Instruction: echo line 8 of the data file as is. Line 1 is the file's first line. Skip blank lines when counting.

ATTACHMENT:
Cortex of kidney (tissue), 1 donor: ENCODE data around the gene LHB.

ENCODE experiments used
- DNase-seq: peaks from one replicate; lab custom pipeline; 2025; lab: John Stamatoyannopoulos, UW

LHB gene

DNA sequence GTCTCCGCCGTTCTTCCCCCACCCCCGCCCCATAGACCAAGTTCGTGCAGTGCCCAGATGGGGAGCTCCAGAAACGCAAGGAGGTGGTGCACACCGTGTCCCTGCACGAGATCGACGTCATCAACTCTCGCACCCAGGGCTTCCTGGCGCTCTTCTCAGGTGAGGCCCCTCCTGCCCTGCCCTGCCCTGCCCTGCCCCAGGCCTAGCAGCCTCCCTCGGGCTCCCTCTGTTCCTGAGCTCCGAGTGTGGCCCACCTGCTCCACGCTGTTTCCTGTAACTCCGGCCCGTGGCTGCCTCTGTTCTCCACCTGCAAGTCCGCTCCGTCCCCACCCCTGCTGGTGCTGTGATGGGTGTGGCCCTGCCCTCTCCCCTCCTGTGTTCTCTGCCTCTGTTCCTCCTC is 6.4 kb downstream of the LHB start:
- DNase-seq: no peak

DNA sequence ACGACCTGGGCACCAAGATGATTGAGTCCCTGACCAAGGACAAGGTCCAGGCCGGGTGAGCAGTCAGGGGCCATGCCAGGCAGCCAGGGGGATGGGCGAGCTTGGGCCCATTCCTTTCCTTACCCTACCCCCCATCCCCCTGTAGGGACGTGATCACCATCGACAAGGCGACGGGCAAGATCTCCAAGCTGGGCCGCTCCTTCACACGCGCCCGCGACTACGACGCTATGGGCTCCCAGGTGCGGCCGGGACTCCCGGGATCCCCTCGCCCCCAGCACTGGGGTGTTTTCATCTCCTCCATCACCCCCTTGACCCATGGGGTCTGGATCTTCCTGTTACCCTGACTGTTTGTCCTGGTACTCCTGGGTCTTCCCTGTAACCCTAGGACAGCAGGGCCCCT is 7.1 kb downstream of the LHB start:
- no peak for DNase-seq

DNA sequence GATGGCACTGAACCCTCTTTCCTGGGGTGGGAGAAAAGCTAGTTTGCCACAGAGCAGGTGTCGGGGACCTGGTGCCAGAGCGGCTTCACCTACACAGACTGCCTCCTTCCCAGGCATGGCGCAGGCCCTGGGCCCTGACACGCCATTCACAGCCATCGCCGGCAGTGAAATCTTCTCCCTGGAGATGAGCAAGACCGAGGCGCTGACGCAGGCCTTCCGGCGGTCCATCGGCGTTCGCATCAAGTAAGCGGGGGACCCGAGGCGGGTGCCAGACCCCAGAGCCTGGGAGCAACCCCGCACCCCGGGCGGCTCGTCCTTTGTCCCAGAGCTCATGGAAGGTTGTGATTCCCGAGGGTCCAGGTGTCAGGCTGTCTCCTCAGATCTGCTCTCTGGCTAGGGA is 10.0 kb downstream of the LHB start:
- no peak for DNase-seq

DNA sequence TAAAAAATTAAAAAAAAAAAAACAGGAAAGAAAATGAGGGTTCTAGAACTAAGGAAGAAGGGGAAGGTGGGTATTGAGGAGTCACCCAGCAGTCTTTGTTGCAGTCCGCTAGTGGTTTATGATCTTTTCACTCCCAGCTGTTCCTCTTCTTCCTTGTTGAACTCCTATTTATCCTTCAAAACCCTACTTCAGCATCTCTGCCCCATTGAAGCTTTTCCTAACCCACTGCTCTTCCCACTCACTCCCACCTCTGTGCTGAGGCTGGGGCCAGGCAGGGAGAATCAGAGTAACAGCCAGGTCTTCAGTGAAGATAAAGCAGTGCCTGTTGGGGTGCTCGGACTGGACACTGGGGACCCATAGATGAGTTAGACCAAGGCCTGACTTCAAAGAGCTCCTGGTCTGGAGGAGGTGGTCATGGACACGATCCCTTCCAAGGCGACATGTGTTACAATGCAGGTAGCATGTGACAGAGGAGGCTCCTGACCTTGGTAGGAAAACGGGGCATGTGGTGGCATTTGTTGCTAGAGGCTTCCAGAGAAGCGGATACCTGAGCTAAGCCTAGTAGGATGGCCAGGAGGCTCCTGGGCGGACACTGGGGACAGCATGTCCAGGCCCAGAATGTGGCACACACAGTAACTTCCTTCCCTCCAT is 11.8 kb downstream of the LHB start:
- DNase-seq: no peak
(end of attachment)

- no peak for DNase-seq